Stacie Lindner, managing director of the Atlanta Contemporary Art Center (ACAC) since 2008, is leaving her post on March 14. The news comes at an awkward time, less than two weeks since ACAC artistic director Stuart Horodner announced his resignation.
The loss of these two key personnel will prompt a “retooling” of the management structure at the art center, said ACAC board president Tim Schrager.
“It’s with great sadness that I’m arranging my departure. I have some immediate family issues that I need to take care of in California,” Lindner said. She joined the ACAC in 2007 as gallery manager and was then promoted in 2008 to managing director.
“I let everyone know that I’m here for the transition process and for anything that happens afterwards. I’ll be available by phone and email. I’m committed to this institution,” Lindner said. She plans to move to southern California but has no new job position yet.
A national search will begin immediately, but this time the ACAC is looking to hire an executive director, according to Schrager.
“Our goal is to hire an executive director and then to determine what positions to hire for. We know we need a curator,” he said. “With both of them leaving, we feel it will be better to revert back to a more traditional style of managing.”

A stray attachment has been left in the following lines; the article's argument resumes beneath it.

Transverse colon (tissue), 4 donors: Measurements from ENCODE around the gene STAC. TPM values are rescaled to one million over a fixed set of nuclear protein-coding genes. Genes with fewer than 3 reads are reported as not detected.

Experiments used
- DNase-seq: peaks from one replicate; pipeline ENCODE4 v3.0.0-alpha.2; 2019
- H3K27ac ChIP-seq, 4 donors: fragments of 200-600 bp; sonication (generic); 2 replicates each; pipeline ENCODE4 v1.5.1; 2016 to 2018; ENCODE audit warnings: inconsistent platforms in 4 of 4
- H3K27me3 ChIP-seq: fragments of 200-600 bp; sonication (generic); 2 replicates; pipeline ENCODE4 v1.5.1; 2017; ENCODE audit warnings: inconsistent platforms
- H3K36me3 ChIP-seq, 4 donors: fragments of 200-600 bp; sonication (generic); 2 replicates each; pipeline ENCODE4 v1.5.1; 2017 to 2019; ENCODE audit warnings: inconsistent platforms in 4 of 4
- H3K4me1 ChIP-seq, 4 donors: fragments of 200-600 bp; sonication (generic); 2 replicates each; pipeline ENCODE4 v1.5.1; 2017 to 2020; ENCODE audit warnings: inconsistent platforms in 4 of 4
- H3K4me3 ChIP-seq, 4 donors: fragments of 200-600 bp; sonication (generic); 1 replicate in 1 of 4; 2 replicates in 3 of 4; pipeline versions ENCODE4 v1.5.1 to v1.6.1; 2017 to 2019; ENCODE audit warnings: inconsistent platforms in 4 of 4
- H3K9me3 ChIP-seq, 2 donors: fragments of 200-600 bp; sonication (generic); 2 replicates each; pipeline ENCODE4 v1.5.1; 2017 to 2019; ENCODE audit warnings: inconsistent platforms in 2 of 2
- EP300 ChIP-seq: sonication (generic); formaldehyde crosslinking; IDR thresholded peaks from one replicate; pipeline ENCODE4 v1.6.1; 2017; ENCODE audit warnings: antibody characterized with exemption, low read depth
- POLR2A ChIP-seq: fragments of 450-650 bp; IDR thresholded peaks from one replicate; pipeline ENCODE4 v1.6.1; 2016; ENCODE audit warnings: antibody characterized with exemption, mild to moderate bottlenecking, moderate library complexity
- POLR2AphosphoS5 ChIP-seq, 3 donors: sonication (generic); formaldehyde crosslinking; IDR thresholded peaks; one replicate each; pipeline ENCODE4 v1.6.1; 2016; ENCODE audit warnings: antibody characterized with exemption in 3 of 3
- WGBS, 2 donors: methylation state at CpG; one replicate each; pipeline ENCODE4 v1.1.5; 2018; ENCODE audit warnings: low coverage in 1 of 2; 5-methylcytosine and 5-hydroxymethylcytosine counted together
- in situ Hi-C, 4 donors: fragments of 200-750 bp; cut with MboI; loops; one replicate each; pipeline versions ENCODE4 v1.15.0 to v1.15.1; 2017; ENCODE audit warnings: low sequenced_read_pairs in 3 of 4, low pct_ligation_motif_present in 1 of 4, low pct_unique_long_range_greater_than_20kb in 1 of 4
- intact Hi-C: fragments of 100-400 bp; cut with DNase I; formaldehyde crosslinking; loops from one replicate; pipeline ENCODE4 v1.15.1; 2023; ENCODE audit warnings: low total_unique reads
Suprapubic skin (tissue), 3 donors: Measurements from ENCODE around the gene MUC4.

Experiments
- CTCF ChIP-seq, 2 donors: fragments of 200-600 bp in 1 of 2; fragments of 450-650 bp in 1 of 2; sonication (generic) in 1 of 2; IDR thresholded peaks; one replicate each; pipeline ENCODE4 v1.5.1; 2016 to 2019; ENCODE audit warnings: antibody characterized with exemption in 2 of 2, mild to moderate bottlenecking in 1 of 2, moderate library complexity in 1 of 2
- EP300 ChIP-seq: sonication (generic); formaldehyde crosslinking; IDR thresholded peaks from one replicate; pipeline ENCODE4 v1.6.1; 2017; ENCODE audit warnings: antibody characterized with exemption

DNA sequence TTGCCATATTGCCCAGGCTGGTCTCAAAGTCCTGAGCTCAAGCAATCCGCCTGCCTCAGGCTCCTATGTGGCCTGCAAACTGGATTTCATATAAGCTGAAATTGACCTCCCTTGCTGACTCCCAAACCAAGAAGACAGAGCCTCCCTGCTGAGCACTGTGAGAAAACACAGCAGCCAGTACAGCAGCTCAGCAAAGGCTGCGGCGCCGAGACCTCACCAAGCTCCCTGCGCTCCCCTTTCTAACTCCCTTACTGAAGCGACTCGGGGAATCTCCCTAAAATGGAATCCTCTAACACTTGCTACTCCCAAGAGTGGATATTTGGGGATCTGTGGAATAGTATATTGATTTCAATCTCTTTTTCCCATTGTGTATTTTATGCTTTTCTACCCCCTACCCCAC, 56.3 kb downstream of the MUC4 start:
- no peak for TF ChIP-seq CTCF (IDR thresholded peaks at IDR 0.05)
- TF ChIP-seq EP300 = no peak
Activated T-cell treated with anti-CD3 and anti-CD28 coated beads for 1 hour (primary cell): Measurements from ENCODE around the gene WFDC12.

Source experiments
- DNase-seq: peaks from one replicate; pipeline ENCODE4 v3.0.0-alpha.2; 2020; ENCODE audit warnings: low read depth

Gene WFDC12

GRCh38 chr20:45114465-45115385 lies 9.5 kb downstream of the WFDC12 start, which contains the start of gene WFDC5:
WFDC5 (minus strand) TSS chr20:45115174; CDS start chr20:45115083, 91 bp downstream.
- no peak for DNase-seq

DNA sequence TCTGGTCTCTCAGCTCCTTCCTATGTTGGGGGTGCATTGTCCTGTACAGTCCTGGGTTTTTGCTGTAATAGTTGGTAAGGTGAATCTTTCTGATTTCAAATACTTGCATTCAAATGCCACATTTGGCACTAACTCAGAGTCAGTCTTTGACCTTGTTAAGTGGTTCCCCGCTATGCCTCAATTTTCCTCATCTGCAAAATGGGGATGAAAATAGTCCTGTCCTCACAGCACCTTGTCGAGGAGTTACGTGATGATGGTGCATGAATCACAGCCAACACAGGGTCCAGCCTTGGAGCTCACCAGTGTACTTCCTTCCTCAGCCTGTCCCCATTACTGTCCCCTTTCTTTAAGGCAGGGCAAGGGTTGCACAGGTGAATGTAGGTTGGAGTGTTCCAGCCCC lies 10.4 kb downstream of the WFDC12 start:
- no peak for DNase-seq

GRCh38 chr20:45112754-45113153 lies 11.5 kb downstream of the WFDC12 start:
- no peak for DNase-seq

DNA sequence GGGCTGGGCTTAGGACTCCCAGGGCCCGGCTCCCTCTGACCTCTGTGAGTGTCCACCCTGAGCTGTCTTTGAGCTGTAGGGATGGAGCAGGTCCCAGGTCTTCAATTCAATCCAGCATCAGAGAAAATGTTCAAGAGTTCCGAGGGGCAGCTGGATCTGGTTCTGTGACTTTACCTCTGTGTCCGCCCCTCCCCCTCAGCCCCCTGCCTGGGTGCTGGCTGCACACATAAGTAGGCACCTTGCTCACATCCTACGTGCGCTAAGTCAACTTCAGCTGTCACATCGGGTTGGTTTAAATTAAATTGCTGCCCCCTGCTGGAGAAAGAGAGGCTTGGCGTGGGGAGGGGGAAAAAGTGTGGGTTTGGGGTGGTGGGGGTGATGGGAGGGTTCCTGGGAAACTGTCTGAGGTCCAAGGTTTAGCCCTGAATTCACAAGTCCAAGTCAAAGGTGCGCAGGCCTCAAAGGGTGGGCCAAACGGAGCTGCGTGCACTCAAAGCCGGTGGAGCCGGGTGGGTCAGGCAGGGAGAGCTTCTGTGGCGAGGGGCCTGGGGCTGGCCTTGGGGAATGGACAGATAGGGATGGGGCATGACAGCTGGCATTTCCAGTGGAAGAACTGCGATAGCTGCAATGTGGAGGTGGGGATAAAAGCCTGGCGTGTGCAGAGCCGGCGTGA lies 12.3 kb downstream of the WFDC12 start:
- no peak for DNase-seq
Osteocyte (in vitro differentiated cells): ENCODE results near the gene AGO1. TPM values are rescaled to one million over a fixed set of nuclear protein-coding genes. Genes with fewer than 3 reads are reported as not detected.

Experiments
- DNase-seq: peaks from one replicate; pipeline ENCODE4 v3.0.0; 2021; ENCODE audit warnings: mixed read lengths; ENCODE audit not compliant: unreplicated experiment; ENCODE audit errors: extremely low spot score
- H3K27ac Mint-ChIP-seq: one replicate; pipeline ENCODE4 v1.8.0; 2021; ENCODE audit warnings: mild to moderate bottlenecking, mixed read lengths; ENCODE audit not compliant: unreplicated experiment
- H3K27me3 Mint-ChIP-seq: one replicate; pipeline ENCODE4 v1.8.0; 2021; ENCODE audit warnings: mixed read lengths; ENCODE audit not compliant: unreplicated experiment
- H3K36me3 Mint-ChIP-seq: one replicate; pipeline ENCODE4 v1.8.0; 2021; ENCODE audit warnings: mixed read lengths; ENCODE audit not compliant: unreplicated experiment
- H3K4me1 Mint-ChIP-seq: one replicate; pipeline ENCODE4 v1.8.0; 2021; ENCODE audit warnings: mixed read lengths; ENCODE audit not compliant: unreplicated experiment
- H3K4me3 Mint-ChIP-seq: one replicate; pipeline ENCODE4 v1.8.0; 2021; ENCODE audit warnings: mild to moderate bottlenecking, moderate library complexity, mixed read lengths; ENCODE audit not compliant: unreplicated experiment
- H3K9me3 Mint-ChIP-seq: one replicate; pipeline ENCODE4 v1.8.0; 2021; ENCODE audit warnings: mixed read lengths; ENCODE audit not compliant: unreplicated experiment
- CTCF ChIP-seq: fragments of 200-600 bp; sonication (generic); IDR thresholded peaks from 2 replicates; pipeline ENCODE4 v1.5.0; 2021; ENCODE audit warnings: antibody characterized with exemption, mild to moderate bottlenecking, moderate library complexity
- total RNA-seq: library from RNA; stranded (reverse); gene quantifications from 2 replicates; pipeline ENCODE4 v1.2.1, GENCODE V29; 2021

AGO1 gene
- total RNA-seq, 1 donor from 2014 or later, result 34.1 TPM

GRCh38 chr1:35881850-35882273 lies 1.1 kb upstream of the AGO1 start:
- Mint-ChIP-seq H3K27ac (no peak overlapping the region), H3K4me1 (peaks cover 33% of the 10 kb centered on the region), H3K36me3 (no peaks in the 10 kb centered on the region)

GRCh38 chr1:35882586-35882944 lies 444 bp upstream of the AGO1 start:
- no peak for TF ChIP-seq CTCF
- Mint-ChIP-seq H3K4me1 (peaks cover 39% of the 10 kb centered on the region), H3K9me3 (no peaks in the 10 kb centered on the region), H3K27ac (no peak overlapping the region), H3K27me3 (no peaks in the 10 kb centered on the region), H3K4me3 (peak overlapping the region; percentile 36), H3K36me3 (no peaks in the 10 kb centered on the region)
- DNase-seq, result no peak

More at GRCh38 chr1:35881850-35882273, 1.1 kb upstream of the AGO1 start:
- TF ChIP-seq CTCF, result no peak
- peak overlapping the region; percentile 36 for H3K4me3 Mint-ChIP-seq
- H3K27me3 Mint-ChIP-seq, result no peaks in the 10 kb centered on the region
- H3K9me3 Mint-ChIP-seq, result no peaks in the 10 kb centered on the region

Horodner and Lindner assumed leadership as artistic director and managing director, respectively, after ACAC executive director Kay Kallos resigned in 2008.
Horodner accepted a new position as director of the Art Museum of the University of Kentucky in Lexington. His last day at the ACAC will be June 6. The exhibition schedule is set through the spring of 2015.
Reflecting on her tenure at the ACAC, Lindner cited the recent major renovation of the art center and Mel Chin’s “Fundred Dollar Bill Project” in 2010 as among the most rewarding achievements.
Schrager maintains that the ACAC is in good shape despite the loss of Lindner and Horodner. “The staff that we have right now is extremely strong and capable,” he said. “The art center is in the best condition it’s been in since I joined the board five years ago.”